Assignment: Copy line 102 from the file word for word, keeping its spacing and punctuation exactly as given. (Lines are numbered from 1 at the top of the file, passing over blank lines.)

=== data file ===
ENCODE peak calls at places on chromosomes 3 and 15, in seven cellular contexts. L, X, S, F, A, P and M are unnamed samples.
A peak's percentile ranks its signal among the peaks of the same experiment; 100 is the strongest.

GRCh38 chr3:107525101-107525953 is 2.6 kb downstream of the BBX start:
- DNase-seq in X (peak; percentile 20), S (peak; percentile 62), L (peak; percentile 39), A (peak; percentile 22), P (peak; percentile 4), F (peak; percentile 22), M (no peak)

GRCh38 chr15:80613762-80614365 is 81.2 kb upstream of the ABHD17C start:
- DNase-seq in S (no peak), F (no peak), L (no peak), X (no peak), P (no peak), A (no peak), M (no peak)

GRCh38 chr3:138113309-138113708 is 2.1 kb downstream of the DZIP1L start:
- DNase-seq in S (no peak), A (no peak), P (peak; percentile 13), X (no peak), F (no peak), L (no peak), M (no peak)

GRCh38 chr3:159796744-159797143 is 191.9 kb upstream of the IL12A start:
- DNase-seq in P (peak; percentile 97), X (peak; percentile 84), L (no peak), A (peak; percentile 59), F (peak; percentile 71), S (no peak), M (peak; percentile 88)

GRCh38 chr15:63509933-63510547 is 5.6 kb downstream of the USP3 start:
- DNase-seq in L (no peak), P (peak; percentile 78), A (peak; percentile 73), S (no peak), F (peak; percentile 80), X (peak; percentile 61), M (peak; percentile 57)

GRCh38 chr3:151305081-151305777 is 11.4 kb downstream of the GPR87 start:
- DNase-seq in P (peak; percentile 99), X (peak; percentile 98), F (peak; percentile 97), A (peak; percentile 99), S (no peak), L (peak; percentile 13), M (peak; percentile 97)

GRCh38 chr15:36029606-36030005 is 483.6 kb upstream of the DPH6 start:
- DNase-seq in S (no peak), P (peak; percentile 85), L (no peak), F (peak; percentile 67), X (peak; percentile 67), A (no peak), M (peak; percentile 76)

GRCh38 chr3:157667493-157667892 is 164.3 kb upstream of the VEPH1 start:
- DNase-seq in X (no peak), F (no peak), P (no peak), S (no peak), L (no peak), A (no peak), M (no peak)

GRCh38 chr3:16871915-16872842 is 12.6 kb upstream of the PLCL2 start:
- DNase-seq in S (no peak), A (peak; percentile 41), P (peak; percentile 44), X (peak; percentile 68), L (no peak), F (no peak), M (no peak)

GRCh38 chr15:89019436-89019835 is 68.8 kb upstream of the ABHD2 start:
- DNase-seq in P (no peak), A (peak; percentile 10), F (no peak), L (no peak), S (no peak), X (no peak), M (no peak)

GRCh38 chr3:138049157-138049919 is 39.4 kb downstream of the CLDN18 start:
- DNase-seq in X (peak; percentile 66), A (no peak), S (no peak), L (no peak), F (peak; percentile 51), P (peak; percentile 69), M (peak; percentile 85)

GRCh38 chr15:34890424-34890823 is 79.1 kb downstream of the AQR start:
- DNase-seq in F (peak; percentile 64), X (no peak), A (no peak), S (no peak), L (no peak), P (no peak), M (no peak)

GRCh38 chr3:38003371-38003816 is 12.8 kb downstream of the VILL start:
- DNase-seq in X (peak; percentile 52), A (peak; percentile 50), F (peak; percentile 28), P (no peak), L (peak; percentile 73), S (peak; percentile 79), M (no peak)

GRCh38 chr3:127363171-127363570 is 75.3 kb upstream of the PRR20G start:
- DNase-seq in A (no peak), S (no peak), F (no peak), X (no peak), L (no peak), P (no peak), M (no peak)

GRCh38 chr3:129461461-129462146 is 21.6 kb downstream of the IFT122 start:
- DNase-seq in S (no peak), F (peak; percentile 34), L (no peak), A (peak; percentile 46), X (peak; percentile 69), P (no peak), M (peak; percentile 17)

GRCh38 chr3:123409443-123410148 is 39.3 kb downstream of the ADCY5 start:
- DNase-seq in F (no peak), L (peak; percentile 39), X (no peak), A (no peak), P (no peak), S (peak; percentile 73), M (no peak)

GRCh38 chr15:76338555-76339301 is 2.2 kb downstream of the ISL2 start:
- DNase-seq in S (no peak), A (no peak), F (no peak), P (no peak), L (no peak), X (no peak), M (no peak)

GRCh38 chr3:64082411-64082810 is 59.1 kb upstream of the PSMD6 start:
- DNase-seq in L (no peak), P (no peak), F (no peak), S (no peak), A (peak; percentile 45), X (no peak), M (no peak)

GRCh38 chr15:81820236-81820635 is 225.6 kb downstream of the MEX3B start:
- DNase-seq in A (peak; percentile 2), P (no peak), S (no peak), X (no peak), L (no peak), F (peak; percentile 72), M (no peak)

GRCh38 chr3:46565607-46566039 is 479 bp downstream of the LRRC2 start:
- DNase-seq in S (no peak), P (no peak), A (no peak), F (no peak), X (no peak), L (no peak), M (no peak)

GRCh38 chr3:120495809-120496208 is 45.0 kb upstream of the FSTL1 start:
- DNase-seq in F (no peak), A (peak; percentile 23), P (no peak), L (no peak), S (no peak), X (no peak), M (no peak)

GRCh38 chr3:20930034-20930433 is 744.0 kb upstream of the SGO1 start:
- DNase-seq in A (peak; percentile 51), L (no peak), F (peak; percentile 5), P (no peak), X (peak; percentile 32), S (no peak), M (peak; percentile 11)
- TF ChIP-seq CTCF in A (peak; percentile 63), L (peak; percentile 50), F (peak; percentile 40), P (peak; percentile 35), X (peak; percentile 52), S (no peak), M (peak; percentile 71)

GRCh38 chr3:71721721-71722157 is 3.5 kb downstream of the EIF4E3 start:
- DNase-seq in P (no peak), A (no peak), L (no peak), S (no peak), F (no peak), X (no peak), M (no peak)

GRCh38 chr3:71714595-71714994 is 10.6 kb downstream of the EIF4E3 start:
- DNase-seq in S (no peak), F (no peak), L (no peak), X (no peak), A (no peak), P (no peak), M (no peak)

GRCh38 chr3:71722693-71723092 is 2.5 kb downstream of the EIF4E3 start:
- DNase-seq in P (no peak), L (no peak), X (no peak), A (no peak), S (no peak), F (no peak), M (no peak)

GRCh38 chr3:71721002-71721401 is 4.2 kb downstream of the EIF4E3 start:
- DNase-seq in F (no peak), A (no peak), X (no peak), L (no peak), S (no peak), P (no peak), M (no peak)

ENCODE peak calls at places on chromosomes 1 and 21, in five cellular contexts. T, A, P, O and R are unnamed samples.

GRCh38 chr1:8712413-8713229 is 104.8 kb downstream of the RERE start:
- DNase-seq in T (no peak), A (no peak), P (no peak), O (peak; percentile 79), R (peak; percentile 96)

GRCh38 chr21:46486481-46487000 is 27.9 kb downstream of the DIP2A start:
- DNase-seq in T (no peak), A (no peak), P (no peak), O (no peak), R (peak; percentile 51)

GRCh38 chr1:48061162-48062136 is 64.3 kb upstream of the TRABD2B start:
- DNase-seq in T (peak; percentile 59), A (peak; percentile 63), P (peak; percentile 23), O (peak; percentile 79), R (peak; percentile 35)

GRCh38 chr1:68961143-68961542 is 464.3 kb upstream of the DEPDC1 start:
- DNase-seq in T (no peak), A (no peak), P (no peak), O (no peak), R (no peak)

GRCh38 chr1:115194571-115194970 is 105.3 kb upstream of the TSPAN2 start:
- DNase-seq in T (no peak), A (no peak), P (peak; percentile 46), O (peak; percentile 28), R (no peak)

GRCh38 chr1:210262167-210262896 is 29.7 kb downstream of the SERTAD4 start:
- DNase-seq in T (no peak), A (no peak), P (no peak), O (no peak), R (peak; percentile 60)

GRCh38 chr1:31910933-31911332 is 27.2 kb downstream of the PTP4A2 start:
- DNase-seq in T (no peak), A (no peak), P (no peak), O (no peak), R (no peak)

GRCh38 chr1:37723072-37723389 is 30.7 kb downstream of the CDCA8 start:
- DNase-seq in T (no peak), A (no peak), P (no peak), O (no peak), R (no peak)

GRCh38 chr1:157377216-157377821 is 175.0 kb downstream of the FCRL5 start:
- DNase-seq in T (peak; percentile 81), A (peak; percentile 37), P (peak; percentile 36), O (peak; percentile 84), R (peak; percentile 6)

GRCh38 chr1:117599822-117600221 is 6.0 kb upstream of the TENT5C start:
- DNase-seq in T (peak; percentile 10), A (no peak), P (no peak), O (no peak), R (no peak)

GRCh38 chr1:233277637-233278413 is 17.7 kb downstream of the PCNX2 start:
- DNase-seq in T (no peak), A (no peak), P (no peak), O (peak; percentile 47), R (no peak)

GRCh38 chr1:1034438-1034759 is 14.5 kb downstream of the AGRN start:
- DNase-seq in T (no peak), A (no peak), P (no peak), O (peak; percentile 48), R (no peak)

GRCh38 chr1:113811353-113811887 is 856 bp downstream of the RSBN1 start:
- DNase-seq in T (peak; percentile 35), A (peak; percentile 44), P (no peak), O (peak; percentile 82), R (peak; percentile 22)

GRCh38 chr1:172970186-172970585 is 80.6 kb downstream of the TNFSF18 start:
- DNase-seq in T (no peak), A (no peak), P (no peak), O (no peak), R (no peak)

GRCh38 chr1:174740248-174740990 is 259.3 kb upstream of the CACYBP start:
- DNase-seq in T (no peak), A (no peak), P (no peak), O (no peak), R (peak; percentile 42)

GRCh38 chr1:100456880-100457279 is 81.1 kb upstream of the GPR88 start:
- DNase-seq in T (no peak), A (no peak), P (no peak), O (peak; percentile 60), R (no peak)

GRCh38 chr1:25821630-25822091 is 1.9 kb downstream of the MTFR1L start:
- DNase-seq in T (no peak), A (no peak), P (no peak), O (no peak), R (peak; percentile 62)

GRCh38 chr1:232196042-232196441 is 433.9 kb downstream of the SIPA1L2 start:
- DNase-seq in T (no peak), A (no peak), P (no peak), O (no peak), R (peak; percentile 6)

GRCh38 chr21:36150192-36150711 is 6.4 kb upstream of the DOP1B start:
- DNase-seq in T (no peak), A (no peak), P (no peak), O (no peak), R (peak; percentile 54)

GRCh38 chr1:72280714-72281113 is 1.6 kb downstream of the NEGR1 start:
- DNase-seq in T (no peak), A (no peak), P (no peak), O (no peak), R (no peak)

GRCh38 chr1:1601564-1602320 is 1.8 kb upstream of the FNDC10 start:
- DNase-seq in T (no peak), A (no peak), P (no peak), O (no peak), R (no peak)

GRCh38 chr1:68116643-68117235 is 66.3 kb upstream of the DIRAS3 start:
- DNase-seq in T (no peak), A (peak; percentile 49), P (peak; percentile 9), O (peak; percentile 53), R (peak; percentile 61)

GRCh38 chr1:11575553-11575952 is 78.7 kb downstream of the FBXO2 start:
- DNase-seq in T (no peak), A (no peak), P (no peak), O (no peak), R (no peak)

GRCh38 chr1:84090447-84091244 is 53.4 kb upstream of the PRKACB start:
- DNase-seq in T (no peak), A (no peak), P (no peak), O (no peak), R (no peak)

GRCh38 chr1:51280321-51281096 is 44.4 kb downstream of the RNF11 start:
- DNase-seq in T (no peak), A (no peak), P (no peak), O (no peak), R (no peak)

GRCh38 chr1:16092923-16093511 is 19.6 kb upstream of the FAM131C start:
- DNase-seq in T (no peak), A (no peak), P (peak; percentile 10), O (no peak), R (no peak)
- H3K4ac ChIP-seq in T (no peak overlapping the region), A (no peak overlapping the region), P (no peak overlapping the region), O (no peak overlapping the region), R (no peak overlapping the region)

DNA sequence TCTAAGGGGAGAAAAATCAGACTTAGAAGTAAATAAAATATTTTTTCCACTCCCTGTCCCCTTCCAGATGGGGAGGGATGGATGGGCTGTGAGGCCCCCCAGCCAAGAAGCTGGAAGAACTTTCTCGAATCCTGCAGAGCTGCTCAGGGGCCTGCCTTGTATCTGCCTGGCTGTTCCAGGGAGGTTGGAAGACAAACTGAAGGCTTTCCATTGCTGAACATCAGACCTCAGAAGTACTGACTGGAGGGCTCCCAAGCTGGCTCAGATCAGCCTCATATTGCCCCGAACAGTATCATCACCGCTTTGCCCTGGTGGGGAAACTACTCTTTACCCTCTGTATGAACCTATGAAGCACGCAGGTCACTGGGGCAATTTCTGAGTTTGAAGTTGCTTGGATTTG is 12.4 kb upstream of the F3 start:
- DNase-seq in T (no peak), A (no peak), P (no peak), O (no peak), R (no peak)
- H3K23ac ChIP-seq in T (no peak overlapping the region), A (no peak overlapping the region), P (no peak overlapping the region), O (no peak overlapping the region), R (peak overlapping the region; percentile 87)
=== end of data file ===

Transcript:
- DNase-seq in T (no peak), A (no peak), P (no peak), O (no peak), R (no peak)